Why does Russia seem to get so many bright meteors? Well at 6.6 million square miles it’s by far the largest country in the world plus, with dashboard-mounted cameras being so commonplace (partly to help combat insurance fraud) statistically it just makes sense that Russians would end up seeing more meteors, and then be able to share the experience with the rest of the world!

This is exactly what happened early this morning, April 19 (local time), when a bright fireball flashed in the skies over Murmansk, located on the Kola Peninsula in northwest Russia near the border of Finland. Luckily not nearly as large or powerful as the Chelyabinsk meteor event from February 2013, no sound or air blast from this fireball has been reported and nobody was injured. Details on the object aren’t yet known… it could be a meteor (most likely) or it could be re-entering space debris. The video above, some of which was captured by Alexandr Nesterov from his dashcam, shows the object dramatically lighting up the early morning sky.

One Russian astronomer suggests this bolide may have been part of the debris that results in the Lyrid meteor shower, which peaks on April 22-23. (Source: NBC)

Source: RT.com

Blastoff of SpaceX Falcon 9 rocket from Cape Canaveral Air Force Station in Florida on April 18, 2014.   Credit:  Alan Walters/AmericaSpace

Blastoff of SpaceX Falcon 9 rocket from Cape Canaveral Air Force Station in Florida on April 18, 2014. Credit: Alan Walters/AmericaSpace
Story updated

The powerful SpaceX Falcon 9 rocket that launched successfully on a cargo delivery run for NASA bound for the Space Station on Friday, April 18, from Cape Canaveral, Fla, also had a key secondary objective for the company aimed at experimenting with eventually recovering the rockets first stage via the use of landing legs and leading to the boosters refurbishment and reuse further down the road.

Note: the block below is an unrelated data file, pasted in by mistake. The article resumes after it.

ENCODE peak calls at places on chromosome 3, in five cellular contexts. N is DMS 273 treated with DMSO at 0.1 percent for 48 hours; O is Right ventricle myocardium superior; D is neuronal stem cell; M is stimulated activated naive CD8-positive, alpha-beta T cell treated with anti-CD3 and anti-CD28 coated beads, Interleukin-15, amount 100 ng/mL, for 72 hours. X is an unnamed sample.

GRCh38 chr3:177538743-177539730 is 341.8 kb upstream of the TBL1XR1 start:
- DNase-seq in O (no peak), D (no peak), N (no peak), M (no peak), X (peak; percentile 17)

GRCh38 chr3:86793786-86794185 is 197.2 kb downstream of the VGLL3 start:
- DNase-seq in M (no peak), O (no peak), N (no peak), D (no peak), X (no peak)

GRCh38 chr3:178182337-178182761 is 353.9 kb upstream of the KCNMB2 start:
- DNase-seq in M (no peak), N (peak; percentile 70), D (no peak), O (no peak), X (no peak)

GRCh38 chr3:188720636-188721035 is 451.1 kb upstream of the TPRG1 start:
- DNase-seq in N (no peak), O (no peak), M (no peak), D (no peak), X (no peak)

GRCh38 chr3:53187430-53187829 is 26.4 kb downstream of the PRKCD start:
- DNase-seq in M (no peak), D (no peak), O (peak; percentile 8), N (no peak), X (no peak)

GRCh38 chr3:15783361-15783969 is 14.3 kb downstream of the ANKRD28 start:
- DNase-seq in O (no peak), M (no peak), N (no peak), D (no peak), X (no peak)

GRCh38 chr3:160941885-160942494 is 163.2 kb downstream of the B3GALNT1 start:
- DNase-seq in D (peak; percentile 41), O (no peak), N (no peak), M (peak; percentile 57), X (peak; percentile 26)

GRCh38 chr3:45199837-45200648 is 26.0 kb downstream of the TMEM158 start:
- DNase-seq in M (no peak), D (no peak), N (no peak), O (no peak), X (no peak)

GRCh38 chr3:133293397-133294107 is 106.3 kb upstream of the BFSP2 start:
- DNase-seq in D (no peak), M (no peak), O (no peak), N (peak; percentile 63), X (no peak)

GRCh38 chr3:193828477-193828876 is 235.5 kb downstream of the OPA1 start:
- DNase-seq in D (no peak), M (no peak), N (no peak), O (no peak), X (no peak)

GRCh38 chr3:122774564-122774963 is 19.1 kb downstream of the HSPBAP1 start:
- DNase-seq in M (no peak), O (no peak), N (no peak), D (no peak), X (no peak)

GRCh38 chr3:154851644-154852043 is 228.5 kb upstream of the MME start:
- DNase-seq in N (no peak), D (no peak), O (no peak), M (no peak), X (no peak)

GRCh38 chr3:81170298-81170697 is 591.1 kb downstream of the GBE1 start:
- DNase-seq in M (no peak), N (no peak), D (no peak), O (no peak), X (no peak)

Marking a first of its kind test, this 20 story tall commercial Falcon 9 rocket was equipped with a quartet of landing legs to test controlled soft landing techniques first in the ocean and then back on solid ground at some later date this year or next – by reigniting the 1st stage engines for a guided touchdown. [click to continue…]

We need to say it: astrophotographer Thierry Legault has done it again! Here’s an absolutely fantastic capture of the SpaceX Dragon capsule just 25 minutes after it launched from Cape Canaveral Air Force Station, as it passed over Europe. Here, Legault captured footage of Dragon crossing the Big Dipper as seen from Paris at 19:50 UTC, April 18, 2014.

“It was an incredible vision: 4 bright dots moving together!” Legault told Universe Today via email.

Incredibly, Legault was even able to see the solar arrays deployed on the spacecraft.

Check out more of his amazing astrophotography and even some of his tips and tricks at Thierry’s website.
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SpaceX Falcon 9 rocket and Dragon resupply ship launch from the Cape Canaveral Air Force Station in Florida on April 18, 2014.   Credit:  Jeff Seibert/Wired4Space

SpaceX Falcon 9 rocket and Dragon resupply ship launch from the Cape Canaveral Air Force Station in Florida on April 18, 2014. Credit: Jeff Seibert/Wired4Space
See expanding launch gallery below

A mighty SpaceX rocket carrying the firms commercial Dragon resupply ship loaded with nearly 2.5 tons of NASA science instruments and critical supplies thundered to space this afternoon on a two day journey bound for the International Space Station.

The Dragon vessel launched atop the 20 story tall, upgraded Falcon 9 rocket from Space Launch Complex 40 at Cape Canaveral Air Force Station in Florida precisely on time at 3:25 p.m. EDT (1925 GMT), Friday, April 18. [click to continue…]

Ancient Martian Life May Be Preserved in Glass

by Jason Major on April 18, 2014

A fresh impact left this 30-meter-wide crater on Mars, imaged by HiRISE in Nov. 2013 (NASA/JPL-Caltech/Univ. of Arizona )

A fresh impact left this 30-meter-wide crater on Mars, imaged by HiRISE in Nov. 2013 (NASA/JPL-Caltech/Univ. of Arizona )

When large asteroids or comets strike the Earth — as they have countless times throughout our planet’s history — the energy released in the event creates an enormous amount of heat, enough to briefly melt rock and soil at the impact site. That molten material quickly cools, trapping organic material and bits of plants and preserving them inside fragments of glass for tens of thousands, even millions of years.

Researchers studying impact debris on Earth think that the same thing could very well have happened on Mars, and that any evidence for ancient life on the Red Planet might be found by looking inside the glass.

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